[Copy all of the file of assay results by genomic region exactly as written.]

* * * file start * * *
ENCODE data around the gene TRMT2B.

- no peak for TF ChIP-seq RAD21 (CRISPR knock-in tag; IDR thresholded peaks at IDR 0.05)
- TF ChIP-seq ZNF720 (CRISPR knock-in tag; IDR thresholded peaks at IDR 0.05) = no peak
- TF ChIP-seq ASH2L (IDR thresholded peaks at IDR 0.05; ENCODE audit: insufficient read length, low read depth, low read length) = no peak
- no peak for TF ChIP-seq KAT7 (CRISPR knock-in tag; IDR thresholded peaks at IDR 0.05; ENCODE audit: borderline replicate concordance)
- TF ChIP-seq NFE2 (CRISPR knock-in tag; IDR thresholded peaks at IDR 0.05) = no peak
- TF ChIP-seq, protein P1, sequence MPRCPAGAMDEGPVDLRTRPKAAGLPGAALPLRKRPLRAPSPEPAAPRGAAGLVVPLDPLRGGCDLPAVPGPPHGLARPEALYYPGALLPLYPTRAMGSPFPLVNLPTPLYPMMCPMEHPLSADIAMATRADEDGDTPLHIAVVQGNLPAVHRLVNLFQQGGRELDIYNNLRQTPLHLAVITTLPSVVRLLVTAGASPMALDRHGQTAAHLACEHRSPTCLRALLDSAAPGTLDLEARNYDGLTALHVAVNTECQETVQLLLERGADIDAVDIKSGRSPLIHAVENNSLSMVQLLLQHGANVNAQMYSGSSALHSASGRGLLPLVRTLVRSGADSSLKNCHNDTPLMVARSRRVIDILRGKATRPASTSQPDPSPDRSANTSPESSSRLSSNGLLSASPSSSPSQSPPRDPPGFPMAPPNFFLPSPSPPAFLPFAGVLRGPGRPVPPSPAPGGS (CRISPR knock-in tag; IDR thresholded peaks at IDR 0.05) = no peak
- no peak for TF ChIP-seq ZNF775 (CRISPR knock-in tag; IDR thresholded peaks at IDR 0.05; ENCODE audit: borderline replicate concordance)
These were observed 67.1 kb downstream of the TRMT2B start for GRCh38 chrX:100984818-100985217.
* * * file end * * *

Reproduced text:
ENCODE data around the gene TRMT2B.

- no peak for TF ChIP-seq RAD21 (CRISPR knock-in tag; IDR thresholded peaks at IDR 0.05)
- TF ChIP-seq ZNF720 (CRISPR knock-in tag; IDR thresholded peaks at IDR 0.05) = no peak
- TF ChIP-seq ASH2L (IDR thresholded peaks at IDR 0.05; ENCODE audit: insufficient read length, low read depth, low read length) = no peak
- no peak for TF ChIP-seq KAT7 (CRISPR knock-in tag; IDR thresholded peaks at IDR 0.05; ENCODE audit: borderline replicate concordance)
- TF ChIP-seq NFE2 (CRISPR knock-in tag; IDR thresholded peaks at IDR 0.05) = no peak
- TF ChIP-seq, protein P1, sequence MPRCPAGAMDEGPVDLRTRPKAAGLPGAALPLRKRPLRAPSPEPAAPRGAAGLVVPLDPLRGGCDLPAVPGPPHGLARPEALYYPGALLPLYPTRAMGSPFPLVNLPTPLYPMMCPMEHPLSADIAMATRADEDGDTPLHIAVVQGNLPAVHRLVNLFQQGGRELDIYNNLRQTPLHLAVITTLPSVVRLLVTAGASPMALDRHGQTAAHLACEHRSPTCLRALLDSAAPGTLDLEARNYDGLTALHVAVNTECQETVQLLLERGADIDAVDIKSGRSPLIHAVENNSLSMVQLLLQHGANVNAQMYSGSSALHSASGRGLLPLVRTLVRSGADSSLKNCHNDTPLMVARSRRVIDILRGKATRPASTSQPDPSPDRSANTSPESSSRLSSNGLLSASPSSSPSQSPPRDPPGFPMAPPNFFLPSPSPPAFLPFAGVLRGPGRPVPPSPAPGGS (CRISPR knock-in tag; IDR thresholded peaks at IDR 0.05) = no peak
- no peak for TF ChIP-seq ZNF775 (CRISPR knock-in tag; IDR thresholded peaks at IDR 0.05; ENCODE audit: borderline replicate concordance)
These were observed 67.1 kb downstream of the TRMT2B start for GRCh38 chrX:100984818-100985217.